Less Than 12 Months
12 Months or More
Total
 
Fair
Value
Unrecognized
Losses
Fair
Value
Unrecognized
Losses
Fair
Value
Unrecognized
Losses
Non-mortgage-backed securities:
                                   
State or local housing agency obligations
$
 -
 
$
 -
 
$
 40,719
 
$
 8,686
 
$
 40,719
 
$
 8,686
 
Non-mortgage-backed securities
 
 -
   
 -
   
 40,719
   
 8,686
   
 40,719
   
 8,686
 
Mortgage-backed securities:
                                   
Government-sponsored enterprise residential1
 
 338,126
   
 829
   
 126,814
   
 205
   
 464,940
   
 1,034
 
Private-label mortgage-backed securities:
                                   
Residential loans
 
 5,830
   
 8
   
 246,641
   
 25,514
   
 252,471
   
 25,522
 
Home equity loans
 
 -
   
 -
   
 53
   
 3
   
 53
   
 3
 
Mortgage-backed securities
 
 343,956
   
 837
   
 373,508
   
 25,722
   
 717,464
   
 26,559
 
TOTAL TEMPORARILY IMPAIRED SECURITIES
$
 343,956
 
$
 837
 
$
 414,227
 
$
 34,408
 
$
 758,183
 
$
 35,245
 
__________
1
Represents MBS issued by Fannie Mae and Freddie Mac.

Redemption Terms: The amortized cost, carrying value and fair values of held-to-maturity securities by contractual maturity as of March 31, 2013 and December 31, 2012 are shown in the following table (in thousands). Expected maturities of certain securities will differ from contractual maturities because borrowers may have the right to call or prepay obligations with or without call or prepayment fees.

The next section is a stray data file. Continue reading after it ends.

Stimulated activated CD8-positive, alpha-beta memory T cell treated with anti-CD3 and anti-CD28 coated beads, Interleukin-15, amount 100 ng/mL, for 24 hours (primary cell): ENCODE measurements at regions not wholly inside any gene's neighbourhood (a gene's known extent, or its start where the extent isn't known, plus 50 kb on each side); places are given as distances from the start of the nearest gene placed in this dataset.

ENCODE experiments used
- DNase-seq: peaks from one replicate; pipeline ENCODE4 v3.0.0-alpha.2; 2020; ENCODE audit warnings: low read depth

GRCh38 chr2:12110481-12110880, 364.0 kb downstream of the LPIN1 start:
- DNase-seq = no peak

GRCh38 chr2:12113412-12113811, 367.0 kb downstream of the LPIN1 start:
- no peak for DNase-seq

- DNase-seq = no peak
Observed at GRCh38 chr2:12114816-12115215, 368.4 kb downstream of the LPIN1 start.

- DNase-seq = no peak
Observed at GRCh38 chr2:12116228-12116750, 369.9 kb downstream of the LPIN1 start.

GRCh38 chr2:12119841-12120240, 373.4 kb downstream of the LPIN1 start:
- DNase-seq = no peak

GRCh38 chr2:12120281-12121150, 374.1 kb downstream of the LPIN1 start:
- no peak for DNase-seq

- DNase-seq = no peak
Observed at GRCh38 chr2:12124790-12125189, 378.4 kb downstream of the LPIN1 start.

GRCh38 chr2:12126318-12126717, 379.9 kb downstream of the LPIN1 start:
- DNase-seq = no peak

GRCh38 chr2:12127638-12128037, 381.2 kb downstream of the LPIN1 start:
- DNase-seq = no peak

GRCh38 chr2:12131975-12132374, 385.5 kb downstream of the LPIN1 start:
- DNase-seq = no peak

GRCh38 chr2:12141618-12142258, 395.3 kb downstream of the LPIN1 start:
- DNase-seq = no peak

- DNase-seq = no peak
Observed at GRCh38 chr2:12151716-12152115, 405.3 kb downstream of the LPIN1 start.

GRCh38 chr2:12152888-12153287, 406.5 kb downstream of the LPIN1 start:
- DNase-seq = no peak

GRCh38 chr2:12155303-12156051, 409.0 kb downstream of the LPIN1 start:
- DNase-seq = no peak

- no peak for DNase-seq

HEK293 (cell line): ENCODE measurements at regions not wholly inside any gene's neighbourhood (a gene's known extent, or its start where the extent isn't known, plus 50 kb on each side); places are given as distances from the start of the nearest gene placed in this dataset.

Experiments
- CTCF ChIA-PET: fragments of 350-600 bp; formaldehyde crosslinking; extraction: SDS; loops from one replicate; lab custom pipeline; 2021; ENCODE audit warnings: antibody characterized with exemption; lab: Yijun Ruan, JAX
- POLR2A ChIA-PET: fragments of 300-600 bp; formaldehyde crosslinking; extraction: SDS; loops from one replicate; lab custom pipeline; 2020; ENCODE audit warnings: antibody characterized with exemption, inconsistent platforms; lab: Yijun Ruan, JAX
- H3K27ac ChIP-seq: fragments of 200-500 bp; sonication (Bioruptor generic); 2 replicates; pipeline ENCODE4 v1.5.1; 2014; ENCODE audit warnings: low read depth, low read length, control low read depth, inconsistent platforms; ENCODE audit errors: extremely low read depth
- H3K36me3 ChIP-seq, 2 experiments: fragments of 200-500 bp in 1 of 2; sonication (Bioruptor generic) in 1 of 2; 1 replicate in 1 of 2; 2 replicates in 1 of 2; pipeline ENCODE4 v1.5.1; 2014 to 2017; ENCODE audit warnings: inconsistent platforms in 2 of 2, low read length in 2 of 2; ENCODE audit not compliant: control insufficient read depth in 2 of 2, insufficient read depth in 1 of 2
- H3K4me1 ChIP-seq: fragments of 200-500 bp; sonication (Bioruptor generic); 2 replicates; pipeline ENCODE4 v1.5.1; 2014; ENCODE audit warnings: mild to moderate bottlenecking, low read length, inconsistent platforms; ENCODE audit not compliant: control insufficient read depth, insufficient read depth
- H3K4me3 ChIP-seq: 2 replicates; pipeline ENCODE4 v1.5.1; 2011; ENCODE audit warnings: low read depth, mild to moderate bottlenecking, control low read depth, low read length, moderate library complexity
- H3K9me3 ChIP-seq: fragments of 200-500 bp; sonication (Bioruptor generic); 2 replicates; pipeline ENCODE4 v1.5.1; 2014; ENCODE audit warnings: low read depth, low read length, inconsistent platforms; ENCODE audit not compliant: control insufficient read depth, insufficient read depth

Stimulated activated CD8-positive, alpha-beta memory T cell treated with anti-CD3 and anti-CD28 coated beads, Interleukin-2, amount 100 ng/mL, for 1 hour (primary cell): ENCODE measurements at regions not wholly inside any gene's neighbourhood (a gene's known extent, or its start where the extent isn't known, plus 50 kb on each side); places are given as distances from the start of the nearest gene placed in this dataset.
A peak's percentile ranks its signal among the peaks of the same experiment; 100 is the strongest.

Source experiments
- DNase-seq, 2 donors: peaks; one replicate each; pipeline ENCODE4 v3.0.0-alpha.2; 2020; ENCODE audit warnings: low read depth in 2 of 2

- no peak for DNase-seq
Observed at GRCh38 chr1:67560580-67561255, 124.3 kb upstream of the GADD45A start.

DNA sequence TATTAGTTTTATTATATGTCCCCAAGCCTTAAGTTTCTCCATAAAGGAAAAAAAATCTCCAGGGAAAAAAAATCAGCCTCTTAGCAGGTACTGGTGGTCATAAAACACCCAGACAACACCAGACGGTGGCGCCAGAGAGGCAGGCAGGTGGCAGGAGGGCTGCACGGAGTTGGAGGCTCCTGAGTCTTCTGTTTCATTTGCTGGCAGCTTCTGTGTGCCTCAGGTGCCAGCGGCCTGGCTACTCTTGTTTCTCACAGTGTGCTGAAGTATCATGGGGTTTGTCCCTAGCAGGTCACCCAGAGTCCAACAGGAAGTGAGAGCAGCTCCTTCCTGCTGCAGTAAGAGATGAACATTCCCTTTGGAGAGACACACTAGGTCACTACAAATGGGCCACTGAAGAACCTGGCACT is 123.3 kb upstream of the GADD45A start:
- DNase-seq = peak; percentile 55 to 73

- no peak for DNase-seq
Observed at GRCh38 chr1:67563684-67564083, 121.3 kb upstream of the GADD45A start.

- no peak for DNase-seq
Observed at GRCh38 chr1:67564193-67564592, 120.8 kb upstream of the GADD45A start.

03/31/2013
12/31/2012
 
Amortized
Cost
Carrying
Value
Fair
Value
Amortized
Cost
Carrying
Value
Fair
Value
Non-mortgage-backed securities:
                                 
Due in one year or less
$
 -
 
$
 -
 
$
 -
 
$
 -
 
$
 -
 
$
 -
 
Due after one year through five years
 
 -
   
 -
   
 -
   
 -
   
 -
   
 -
 
Due after five years through 10 years
 
 22,540
   
 22,540
   
 20,619
   
 22,780
   
 22,780
   
 20,741
 
Due after 10 years
 
 46,491
   
 46,491
   
 40,200
   
 46,662
   
 46,662
   
 40,185
 
Non-mortgage-backed securities
 
 69,031
   
 69,031
   
 60,819
   
 69,442
   
 69,442
   
 60,926
 
Mortgage-backed securities
 
 5,067,522
   
 5,048,157
   
 5,087,035
   
 5,111,154
   
 5,090,308
   
 5,131,404
 
TOTAL
$
 5,136,553
 
$
 5,117,188
 
$
 5,147,854
 
$
 5,180,596
 
$
 5,159,750
 
$
 5,192,330
 

 
13

 
Interest Rate Payment Terms: The following table details interest rate payment terms for the amortized cost of held-to-maturity securities as of March 31, 2013 and December 31, 2012 (in thousands):
             
 
03/31/2013